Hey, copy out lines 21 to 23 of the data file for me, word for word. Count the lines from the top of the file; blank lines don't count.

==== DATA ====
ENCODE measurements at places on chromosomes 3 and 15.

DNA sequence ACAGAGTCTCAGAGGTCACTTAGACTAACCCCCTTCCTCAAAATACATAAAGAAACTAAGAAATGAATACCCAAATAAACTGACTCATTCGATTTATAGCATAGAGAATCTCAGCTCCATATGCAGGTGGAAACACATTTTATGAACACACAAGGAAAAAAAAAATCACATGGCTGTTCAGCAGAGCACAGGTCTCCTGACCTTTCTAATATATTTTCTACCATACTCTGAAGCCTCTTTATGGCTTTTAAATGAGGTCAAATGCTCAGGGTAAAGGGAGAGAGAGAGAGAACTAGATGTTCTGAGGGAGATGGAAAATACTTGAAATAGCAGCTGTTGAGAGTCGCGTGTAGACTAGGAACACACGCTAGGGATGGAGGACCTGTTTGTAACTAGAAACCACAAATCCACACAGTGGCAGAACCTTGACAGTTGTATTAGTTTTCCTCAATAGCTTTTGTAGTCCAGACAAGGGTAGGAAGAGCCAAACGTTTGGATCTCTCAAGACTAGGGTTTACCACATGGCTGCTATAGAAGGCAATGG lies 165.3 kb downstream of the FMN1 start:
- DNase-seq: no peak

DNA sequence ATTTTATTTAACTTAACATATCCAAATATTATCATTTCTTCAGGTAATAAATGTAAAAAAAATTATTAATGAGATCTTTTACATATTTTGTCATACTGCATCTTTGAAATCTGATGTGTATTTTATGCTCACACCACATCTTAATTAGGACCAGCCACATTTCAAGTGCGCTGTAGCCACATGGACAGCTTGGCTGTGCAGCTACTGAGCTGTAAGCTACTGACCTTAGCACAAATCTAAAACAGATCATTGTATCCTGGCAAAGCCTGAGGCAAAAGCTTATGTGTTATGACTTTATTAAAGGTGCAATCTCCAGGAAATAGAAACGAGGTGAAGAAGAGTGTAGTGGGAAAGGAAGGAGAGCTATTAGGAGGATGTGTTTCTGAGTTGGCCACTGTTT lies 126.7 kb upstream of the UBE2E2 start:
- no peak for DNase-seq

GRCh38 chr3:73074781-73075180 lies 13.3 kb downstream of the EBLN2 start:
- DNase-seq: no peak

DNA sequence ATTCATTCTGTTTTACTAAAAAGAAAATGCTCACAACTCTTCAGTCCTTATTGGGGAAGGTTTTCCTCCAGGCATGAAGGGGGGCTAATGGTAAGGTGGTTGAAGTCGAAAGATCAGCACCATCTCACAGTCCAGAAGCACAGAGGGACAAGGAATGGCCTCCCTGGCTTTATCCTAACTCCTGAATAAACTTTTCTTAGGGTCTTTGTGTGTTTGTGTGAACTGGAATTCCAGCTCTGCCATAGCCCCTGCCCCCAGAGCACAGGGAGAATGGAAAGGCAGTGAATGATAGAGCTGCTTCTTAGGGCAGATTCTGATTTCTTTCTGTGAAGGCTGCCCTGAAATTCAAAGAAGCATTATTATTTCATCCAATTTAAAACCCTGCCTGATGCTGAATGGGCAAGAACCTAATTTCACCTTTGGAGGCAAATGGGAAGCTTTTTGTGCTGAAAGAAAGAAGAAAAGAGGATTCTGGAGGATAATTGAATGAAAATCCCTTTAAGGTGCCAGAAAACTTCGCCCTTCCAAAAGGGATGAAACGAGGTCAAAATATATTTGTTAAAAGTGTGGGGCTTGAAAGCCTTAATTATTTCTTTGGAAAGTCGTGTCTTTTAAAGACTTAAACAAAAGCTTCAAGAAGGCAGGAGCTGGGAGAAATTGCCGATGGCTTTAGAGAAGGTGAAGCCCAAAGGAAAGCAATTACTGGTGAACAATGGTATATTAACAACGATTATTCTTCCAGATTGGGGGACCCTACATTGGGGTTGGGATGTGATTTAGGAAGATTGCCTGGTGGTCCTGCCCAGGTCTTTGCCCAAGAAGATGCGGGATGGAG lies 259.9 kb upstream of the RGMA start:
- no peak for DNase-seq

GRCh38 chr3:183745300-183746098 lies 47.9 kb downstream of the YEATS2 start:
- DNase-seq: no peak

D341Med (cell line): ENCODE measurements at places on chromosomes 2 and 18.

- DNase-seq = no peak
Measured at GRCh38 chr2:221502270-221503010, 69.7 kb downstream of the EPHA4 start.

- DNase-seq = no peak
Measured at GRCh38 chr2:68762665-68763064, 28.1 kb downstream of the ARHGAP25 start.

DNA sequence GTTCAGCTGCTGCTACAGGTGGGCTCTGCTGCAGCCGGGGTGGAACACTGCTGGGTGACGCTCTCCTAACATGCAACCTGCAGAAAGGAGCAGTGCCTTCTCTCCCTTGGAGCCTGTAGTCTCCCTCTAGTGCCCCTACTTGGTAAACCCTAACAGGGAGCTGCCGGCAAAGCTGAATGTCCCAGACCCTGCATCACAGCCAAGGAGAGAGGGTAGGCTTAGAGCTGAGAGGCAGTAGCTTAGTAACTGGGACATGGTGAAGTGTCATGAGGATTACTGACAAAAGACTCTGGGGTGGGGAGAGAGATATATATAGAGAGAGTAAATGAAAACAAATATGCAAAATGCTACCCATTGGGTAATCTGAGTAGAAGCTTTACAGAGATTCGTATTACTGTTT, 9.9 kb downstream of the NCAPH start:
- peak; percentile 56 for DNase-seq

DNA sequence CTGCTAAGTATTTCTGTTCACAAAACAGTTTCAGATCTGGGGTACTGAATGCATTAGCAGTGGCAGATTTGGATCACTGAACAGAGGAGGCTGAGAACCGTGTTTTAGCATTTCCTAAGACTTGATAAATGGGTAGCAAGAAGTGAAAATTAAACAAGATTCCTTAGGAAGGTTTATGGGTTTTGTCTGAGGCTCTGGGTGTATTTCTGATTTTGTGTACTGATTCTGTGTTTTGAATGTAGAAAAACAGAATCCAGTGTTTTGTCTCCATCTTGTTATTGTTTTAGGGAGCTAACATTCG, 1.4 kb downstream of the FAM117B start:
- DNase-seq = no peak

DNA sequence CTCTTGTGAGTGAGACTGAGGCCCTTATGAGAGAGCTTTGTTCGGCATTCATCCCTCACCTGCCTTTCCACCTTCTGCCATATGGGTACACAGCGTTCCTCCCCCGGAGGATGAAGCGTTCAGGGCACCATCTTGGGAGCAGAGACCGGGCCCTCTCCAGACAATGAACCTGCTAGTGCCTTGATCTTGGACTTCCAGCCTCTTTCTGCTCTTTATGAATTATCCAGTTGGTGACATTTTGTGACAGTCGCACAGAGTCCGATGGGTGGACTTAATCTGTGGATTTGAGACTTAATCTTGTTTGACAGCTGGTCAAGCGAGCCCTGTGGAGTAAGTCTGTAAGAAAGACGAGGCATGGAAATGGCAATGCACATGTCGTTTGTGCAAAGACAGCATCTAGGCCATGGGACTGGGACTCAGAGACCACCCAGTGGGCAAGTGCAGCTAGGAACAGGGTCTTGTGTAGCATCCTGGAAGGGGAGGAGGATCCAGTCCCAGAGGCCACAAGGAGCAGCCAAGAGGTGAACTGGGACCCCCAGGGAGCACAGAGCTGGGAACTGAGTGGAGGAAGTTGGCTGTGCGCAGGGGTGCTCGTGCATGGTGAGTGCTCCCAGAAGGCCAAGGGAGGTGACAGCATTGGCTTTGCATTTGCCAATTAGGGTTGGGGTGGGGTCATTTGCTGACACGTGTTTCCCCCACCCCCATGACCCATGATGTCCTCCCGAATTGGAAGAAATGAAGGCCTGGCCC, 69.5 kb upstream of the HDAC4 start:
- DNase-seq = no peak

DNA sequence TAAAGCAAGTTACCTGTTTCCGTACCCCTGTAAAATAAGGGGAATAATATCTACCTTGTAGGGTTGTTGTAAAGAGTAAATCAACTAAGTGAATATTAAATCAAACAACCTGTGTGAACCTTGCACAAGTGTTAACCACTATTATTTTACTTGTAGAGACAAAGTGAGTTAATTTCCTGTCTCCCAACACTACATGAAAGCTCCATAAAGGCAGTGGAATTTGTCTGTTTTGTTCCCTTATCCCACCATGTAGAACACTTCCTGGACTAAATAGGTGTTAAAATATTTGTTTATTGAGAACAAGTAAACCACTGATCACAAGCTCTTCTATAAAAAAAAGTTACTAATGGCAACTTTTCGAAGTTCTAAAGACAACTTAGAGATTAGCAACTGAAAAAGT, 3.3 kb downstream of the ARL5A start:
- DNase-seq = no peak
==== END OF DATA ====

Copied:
DNA sequence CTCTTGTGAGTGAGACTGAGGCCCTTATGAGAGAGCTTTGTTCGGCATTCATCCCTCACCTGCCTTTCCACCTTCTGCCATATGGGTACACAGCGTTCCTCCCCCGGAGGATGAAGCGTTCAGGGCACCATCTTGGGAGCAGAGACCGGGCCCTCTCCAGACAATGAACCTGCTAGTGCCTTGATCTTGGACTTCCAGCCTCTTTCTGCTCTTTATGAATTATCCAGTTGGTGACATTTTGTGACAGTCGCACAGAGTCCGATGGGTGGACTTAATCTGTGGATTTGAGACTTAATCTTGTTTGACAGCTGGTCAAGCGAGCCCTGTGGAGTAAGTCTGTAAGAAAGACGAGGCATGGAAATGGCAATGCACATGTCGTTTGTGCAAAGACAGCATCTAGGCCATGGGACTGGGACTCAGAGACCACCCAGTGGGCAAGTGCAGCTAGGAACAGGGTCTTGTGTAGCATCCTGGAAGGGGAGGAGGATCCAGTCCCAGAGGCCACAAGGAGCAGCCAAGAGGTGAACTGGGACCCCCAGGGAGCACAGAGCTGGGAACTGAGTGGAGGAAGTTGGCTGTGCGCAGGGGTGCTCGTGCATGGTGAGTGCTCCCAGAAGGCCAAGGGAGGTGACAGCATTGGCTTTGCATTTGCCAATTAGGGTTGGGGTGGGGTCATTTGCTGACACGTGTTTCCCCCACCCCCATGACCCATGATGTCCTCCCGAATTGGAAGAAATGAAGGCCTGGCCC, 69.5 kb upstream of the HDAC4 start:
- DNase-seq = no peak

DNA sequence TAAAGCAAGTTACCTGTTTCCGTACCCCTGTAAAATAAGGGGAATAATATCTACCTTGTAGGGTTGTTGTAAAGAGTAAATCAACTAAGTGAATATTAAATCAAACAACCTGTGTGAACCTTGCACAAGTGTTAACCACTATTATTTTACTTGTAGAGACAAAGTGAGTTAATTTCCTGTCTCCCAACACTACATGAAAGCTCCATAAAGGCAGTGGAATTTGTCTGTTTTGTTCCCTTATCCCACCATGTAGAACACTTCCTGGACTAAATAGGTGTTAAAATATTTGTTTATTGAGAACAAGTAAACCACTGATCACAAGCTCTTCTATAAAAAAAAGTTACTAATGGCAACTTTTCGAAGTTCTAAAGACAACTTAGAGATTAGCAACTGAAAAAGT, 3.3 kb downstream of the ARL5A start: